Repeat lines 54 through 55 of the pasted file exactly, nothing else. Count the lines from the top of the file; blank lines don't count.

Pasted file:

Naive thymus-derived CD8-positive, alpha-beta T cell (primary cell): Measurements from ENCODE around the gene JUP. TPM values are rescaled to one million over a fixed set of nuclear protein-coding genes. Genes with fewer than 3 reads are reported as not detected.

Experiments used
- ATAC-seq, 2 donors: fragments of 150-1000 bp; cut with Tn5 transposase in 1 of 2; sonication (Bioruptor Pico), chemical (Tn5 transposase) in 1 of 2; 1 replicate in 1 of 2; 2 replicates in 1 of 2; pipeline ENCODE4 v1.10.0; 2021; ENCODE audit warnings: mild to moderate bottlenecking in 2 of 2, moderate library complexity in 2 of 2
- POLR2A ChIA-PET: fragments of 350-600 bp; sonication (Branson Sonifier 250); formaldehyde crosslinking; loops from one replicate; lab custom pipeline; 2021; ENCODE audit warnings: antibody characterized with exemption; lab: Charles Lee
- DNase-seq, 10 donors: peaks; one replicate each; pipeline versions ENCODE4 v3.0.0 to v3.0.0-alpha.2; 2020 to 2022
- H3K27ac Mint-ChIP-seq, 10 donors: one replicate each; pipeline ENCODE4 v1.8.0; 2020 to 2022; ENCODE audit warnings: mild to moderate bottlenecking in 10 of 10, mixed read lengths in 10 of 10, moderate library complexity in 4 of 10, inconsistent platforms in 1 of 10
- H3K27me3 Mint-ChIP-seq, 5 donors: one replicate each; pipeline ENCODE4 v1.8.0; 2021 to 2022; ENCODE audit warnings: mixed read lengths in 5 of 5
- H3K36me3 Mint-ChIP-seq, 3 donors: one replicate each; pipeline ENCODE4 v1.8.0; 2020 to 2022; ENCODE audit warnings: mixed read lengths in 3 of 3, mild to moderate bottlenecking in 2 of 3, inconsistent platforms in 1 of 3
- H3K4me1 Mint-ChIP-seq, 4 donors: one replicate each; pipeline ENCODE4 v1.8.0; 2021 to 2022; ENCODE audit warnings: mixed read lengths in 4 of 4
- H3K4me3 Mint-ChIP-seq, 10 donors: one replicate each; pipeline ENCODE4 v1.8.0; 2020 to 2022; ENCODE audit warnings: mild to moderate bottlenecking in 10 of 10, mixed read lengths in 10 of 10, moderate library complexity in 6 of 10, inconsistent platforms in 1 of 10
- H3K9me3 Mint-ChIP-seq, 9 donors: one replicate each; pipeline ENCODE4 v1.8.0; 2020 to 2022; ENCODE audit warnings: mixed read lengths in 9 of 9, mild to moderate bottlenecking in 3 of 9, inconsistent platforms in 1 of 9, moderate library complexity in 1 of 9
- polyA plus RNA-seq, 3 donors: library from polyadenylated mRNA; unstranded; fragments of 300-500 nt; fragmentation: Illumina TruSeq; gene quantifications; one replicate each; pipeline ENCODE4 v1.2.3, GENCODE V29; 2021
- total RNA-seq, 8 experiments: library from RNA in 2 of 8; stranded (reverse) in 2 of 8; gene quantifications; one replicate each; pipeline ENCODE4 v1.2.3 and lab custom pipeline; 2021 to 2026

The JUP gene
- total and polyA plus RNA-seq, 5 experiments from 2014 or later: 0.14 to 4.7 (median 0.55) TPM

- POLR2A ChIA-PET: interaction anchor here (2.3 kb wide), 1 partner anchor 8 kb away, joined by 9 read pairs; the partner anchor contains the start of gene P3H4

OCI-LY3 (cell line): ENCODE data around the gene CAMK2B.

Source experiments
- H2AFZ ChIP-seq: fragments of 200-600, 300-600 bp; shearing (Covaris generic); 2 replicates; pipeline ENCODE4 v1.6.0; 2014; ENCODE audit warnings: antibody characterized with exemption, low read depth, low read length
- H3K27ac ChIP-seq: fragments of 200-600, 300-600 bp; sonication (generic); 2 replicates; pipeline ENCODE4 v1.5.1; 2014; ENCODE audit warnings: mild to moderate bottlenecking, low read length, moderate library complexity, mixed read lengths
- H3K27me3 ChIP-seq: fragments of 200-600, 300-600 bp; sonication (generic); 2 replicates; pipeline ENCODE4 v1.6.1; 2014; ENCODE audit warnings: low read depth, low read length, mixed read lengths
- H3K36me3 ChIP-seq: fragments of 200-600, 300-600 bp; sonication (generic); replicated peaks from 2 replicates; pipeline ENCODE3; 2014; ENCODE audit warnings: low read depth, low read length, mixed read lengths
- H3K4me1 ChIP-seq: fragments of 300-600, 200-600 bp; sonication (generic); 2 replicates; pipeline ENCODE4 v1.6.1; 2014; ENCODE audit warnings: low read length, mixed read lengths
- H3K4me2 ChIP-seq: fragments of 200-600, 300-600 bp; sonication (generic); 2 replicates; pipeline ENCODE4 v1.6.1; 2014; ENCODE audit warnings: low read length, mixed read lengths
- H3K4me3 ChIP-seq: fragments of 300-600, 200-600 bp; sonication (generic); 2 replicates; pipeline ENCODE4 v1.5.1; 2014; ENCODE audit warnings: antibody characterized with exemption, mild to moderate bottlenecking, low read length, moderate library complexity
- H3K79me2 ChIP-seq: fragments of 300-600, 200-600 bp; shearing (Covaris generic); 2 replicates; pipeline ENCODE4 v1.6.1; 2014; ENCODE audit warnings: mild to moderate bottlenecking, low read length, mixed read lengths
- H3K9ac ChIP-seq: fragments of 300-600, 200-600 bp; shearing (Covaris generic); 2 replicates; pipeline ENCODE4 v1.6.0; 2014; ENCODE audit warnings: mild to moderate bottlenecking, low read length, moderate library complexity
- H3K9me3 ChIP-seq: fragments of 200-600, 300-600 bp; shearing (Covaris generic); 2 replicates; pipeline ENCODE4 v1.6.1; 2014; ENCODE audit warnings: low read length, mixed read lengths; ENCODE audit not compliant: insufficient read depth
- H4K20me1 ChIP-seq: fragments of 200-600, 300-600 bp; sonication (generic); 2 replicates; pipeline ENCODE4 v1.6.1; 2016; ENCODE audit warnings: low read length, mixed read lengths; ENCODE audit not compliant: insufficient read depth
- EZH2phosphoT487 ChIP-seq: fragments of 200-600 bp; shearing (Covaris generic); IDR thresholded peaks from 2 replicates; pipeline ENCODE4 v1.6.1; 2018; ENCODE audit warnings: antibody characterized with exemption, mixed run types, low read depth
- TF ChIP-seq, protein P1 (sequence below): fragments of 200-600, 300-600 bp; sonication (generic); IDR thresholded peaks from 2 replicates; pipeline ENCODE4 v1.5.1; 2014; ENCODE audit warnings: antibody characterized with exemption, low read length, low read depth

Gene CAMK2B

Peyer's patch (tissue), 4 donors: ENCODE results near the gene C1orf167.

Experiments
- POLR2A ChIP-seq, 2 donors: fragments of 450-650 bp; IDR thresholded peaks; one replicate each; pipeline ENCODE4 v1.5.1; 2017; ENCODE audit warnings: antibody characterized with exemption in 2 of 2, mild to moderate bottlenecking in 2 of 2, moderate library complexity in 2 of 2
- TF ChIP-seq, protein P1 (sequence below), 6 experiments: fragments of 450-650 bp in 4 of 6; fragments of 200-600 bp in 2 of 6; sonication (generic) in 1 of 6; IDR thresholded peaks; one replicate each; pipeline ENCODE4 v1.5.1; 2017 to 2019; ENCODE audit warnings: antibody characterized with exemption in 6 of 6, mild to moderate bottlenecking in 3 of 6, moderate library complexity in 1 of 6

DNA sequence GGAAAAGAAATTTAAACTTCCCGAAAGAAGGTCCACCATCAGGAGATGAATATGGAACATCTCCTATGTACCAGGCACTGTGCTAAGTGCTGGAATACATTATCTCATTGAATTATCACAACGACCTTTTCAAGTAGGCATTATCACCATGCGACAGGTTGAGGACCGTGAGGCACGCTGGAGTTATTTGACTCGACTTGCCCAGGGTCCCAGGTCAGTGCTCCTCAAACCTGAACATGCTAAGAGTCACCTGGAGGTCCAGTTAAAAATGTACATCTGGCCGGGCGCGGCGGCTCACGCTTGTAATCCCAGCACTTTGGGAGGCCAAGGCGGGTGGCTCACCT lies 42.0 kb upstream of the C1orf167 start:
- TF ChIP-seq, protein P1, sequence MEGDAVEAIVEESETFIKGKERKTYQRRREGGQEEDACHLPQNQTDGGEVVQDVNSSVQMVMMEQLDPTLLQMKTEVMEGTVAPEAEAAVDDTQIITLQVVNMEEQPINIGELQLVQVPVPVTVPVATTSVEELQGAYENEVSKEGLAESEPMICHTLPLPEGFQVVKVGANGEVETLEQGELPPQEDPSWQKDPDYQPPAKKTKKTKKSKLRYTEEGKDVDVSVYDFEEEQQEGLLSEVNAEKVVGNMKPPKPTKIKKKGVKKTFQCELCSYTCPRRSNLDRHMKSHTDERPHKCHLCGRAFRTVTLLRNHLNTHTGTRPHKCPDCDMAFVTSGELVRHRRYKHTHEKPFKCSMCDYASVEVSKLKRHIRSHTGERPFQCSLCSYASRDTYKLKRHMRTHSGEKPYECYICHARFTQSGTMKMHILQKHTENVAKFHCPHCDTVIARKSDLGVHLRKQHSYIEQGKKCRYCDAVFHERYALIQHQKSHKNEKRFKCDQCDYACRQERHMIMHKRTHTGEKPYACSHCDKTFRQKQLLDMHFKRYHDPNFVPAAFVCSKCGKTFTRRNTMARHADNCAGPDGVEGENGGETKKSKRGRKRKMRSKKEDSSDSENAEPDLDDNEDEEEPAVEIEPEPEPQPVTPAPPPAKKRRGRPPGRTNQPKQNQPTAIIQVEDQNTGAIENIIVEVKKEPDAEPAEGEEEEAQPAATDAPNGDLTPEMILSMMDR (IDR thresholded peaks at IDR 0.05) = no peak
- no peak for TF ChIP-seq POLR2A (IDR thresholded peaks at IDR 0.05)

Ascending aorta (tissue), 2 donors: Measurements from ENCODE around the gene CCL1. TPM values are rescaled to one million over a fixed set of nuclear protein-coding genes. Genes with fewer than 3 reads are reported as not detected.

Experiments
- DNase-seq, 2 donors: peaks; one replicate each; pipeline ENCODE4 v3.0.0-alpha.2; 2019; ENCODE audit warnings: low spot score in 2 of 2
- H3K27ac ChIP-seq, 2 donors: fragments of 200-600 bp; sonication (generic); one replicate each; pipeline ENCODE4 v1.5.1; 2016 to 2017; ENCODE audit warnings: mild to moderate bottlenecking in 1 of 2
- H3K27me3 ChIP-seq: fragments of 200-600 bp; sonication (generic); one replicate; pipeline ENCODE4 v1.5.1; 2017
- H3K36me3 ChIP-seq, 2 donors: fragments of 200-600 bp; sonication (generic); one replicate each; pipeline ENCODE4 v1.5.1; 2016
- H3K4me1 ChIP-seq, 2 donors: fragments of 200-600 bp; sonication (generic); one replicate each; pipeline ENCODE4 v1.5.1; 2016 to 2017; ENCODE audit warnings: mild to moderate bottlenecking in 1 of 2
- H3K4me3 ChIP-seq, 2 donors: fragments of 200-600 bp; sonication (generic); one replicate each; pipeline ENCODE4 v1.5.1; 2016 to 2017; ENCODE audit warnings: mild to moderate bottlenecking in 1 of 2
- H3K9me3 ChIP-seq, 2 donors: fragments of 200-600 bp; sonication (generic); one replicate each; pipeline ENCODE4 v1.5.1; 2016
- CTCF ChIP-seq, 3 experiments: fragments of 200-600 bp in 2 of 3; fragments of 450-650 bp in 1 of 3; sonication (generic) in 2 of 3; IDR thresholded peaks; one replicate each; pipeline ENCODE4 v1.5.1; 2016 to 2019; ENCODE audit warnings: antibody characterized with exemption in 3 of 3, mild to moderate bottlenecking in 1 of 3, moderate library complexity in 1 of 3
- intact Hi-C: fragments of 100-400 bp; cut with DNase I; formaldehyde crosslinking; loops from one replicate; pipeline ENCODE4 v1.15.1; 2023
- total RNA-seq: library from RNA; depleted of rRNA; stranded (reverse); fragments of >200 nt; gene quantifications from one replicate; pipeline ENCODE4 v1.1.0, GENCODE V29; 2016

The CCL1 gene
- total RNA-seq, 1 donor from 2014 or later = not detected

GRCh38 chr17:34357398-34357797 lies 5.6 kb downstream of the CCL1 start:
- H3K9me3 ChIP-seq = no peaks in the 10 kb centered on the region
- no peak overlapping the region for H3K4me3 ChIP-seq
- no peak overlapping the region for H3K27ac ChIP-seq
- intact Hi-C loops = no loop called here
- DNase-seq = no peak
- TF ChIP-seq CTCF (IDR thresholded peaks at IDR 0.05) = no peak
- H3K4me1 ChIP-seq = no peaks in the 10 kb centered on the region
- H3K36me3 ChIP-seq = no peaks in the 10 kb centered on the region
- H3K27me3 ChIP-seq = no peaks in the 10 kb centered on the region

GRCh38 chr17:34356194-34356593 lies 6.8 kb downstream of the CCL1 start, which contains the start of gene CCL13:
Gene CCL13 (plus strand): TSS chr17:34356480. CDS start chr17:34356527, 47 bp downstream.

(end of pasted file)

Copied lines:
GRCh38 chr17:34357398-34357797 lies 5.6 kb downstream of the CCL1 start:
- H3K9me3 ChIP-seq = no peaks in the 10 kb centered on the region